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Polish PM mocks Hollande’s low approval ratings
Polish Prime Minister Beata Szydlo’s comments came at a European Union (EU) summit in Brussels on Friday, one day after the re-election of Donald Tusk as European Council president, which Poland had tried to block.
After French President François Hollande allegedly threatened to suspend European funding for Poland because it was “not behaving properly”, Szydlo accused him of blackmail.
“Am I supposed to take seriously the blackmail of a president who has a four percent approval rating and who soon won’t be president?”
The comment was a reference to Hollande’s low approval ratings in France, which at one point dropped as low as four percent in 2016, according to an Ipsos poll. He is one of the most unpopular presidents in the country’s history since the end of World War II.
Poland's attempt to prevent Tusk, who is also Polish, from being re-elected to a second term gave way to a diplomatic row at the EU summit in Brussels, as it was the only country that opposed his appointment. The move threatened to derail the summit, as the European Council – the EU governing body comprised of the leaders of its member states – seeks to achieve consensus on such issues.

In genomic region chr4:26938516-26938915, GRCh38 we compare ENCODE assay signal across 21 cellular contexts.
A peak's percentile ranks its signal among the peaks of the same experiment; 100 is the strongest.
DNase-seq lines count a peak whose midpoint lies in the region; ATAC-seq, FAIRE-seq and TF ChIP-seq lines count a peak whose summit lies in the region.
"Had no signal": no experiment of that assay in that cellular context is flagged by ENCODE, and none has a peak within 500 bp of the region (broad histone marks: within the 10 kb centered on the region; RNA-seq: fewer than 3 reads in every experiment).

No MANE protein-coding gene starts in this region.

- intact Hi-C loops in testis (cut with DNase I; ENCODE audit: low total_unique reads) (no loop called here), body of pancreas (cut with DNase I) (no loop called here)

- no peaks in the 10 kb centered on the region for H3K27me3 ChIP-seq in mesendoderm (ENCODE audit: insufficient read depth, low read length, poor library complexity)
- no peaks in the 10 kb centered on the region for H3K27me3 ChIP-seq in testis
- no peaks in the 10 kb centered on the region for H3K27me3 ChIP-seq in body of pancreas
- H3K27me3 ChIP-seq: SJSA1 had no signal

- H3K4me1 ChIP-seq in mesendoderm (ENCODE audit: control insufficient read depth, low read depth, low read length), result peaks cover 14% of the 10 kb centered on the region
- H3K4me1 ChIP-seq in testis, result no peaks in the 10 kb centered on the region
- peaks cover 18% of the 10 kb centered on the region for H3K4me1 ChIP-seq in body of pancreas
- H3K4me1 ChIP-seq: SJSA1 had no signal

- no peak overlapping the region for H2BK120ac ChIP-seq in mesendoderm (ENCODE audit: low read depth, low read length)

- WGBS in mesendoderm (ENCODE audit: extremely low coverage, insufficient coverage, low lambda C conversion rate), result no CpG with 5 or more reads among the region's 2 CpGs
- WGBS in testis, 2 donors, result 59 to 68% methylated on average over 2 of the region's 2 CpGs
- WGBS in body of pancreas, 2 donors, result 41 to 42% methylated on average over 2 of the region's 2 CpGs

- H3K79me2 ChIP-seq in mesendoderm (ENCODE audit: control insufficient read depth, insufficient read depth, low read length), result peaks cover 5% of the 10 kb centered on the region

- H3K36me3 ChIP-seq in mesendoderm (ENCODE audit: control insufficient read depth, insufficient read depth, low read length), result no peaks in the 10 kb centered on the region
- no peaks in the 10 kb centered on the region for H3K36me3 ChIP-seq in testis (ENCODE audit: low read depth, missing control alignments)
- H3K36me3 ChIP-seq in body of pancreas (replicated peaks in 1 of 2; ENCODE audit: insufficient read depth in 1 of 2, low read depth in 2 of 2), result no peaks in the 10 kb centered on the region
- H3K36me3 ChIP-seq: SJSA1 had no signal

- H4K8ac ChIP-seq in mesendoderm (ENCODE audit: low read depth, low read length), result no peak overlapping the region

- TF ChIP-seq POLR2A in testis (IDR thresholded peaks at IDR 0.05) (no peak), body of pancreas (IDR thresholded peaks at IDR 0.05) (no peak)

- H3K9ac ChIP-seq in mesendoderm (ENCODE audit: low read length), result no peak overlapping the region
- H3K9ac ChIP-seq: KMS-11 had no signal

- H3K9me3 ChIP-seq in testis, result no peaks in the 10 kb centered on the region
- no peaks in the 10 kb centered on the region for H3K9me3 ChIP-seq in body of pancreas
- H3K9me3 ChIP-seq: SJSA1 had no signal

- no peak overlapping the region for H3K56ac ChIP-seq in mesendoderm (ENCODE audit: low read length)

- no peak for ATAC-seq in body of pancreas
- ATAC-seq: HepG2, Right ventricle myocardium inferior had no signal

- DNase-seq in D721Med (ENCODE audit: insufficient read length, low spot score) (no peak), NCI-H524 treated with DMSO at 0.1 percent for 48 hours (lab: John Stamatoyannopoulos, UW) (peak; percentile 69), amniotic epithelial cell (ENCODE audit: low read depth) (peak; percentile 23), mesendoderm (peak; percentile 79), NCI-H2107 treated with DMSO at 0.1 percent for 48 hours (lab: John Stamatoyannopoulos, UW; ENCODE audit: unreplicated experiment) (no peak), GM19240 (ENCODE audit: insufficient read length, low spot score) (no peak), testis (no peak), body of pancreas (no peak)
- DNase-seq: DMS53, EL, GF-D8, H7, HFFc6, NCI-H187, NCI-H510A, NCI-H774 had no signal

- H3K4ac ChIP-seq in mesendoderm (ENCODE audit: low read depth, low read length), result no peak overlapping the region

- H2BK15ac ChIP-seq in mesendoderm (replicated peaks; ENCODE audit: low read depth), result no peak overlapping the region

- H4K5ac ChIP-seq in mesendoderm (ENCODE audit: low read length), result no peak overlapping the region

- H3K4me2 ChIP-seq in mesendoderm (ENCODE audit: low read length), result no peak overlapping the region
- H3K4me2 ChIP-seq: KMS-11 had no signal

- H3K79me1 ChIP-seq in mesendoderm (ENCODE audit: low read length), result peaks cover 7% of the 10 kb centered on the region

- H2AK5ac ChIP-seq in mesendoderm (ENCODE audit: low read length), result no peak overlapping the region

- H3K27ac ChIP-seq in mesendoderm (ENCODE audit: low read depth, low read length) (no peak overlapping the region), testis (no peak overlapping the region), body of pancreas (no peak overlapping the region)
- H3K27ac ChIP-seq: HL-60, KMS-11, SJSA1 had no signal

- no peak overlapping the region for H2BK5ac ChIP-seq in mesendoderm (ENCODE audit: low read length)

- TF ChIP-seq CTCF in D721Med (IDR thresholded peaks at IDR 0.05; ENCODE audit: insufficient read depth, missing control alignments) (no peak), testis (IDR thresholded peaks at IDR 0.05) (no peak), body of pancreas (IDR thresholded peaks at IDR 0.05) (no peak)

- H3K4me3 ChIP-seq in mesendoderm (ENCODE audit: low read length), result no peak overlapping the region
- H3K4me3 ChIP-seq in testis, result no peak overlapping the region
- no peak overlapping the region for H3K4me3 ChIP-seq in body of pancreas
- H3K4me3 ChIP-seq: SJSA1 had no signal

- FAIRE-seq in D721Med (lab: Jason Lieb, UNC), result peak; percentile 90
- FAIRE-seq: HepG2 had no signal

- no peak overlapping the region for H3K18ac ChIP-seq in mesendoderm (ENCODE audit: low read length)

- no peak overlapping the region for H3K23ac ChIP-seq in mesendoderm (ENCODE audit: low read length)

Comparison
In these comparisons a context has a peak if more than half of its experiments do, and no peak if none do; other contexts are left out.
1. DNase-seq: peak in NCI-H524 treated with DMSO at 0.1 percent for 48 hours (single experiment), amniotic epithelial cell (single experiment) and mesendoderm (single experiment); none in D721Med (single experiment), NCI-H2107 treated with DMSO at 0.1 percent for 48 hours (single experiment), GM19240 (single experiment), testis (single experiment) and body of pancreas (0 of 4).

The BBC has reported that Hollande, at a summit dinner in Brussels on Thursday, suggested that Western European countries were funding Poland’s development. The country is one of the biggest net recipient of EU funds, having received 13.4 billion euros in 2015.
"If someone says 'you're not behaving properly so you won't get the money', that's unacceptable," Szydlo told a news conference on Friday.
The Polish PM, who represents the right-wing Eurosceptic Law and Justice Party (PiS), has long opposed Tusk, who served as prime minister from 2007 to 2014.
The PiS has been bitter towards Tusk since the 2010 plane crash in Russia that killed Lech Kaczynski, then Poland's president. All 95 passengers died. As the plane crashed in dense fog, official investigations concluded that the crash was due to pilot error. But the PiS has accused Tusk of not fully investigating the matter.
The row over Tusk's re-election has heightened tensions at a summit that has centred on discussions of EU unity in the face of Brexit. It was UK Prime Minister Theresa May’s last summit before invoking Article 50, which she has said she will do by the end of March. The move would officially begin the UK’s process of withdrawing from the EU. As European Council president, Tusk will play a key role in negotiating Brexit terms.